When I say January 3rd, what comes to mind (besides going back to work and school)?
Probably nothing, right?
Well, until recently it meant nothing to me either. But, I have good news: the holidays aren’t over after January 1st, because January 3rd is National Sleep Day. It may not sound as exciting as other holidays, but that doesn’t mean it’s not as important.
The beginning of the year means new resolutions added to already busy schedules. The hours in a day don’t increase as your to-do list does, so something needs to get cut. For many people, sleep is the first thing to go.You resolved to exercise more: now you wake up earlier. You resolved to eat healthier: now you stay up later preparing food for the next day.
A prime example of this sleep-doesn’t-matter mindset came over the holiday break. One night, my older brother said, “Why would you go to sleep when you can just stay up and do more things?” I love him, but this is an instance when older does not mean wiser.
The fact of the matter is: sleep affects your health in more ways than you realize, and getting enough of it is crucial to your wellbeing (including sticking to your healthy-lifestyle resolutions). Still agree with my brother? Let’s look at the facts:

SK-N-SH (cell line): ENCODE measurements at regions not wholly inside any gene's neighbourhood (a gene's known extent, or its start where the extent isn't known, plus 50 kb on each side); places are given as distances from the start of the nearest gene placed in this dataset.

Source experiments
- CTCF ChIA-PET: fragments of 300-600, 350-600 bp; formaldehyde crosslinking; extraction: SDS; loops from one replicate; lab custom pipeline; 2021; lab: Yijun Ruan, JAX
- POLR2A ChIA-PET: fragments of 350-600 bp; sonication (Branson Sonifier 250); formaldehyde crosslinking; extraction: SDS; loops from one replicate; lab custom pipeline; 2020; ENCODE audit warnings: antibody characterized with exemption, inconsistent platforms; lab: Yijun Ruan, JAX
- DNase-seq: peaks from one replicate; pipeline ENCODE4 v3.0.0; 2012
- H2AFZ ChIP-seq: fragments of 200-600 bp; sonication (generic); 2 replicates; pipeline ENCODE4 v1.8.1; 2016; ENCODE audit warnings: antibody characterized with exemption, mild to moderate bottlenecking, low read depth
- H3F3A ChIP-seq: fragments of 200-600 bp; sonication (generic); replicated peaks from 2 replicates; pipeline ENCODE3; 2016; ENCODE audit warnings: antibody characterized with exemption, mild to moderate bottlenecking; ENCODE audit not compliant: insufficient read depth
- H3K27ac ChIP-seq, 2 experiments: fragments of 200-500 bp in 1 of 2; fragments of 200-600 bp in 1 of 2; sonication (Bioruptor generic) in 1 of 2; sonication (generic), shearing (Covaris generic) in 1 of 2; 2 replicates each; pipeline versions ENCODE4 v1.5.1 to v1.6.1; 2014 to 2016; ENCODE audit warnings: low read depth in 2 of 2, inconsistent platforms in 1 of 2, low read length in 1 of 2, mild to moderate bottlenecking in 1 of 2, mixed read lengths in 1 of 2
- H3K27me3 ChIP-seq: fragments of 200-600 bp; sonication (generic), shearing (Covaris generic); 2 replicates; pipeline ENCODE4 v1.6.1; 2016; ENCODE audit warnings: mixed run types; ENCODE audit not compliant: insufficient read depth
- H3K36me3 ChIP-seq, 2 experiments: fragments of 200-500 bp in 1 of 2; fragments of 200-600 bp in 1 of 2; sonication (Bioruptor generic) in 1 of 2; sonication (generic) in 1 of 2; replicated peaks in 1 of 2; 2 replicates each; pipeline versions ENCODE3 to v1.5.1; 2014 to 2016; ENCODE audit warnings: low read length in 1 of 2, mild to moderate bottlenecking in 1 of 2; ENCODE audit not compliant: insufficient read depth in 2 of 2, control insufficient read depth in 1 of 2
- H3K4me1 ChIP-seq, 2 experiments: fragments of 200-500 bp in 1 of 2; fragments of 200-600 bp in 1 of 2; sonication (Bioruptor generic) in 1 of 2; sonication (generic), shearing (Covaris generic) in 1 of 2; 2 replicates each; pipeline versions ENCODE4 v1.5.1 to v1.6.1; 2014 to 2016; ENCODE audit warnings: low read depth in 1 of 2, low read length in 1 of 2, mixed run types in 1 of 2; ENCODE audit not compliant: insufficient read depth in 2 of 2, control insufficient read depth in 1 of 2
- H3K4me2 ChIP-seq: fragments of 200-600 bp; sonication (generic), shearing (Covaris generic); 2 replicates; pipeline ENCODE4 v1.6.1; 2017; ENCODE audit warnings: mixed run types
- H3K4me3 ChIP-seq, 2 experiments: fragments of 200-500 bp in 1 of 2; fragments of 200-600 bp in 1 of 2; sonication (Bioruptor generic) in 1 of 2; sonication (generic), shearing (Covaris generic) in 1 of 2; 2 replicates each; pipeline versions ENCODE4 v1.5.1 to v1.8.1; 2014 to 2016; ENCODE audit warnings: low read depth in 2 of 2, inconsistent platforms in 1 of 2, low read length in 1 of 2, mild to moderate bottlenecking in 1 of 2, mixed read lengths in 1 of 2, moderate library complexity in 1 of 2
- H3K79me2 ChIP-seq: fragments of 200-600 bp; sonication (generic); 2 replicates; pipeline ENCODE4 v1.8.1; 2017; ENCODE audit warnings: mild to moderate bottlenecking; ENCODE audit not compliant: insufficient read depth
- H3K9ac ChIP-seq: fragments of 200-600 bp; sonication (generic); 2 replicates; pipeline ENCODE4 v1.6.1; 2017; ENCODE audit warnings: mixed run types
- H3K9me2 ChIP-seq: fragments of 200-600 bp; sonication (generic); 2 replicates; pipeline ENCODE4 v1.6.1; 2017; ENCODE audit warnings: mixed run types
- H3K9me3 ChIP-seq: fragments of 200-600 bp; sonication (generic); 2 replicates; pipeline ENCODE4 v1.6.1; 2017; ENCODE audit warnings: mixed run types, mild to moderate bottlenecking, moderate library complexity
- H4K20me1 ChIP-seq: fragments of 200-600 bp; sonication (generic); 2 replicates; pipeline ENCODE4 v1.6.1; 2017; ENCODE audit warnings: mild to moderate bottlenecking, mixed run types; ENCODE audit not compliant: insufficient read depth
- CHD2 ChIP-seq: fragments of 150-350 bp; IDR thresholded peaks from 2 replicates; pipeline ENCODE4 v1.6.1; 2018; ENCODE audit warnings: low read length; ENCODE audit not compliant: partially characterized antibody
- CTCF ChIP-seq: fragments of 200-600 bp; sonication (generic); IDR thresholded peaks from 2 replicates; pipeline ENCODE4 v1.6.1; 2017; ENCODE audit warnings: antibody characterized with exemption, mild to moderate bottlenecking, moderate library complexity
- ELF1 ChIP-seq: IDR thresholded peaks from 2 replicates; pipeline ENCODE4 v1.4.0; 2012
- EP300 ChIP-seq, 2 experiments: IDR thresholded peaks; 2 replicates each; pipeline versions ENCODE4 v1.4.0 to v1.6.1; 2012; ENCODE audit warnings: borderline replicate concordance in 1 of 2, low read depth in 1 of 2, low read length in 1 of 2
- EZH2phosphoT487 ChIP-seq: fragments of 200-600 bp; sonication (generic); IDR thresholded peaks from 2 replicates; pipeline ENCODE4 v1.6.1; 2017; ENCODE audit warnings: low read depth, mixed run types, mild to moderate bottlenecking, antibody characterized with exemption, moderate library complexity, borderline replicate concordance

Sleep and Weight
- Sleep deprivation may hinder your brain’s decision-making capacity and stimulate the brain’s reward and motivation regions, causing you to choose unhealthy foods
- A study with twins showed that adequate sleep caused environmental factors (such as diet and exercise) to be more important in determining weight than genetic factors
- Less sleep is associated with eating more and moving less
Sleep and Exercise
- Hormones that aid in muscle recovery and bone health are released during sleep
- A safe and effective workout session is dependent on whether or not you are rested; you need energy to get the most out of the workout, and you are more likely to break form and injure yourself when you’re tired
Sleep and Overall Wellbeing
- Lack of sleep is associated with higher levels of anxiety
- Sleep deprivation negatively affects immune system function
Now, ask yourself:
- Does the chocolate seem extra appealing late at night?
- Are you going to the gym so early that you end up lying down on the stretching mat, seconds away from falling asleep?
- Are you starting to feel a little under the weather?
If you answered “yes” to any of these questions, consider changing your sleeping habits to get more shut-eye. It may be time to channel your childhood: set a “bedtime”, turn off electronics at least an hour before going to sleep, and avoid caffeine late in the day. Even though National Sleep Day has passed, why not continue to celebrate it all year long? Happy sleeping.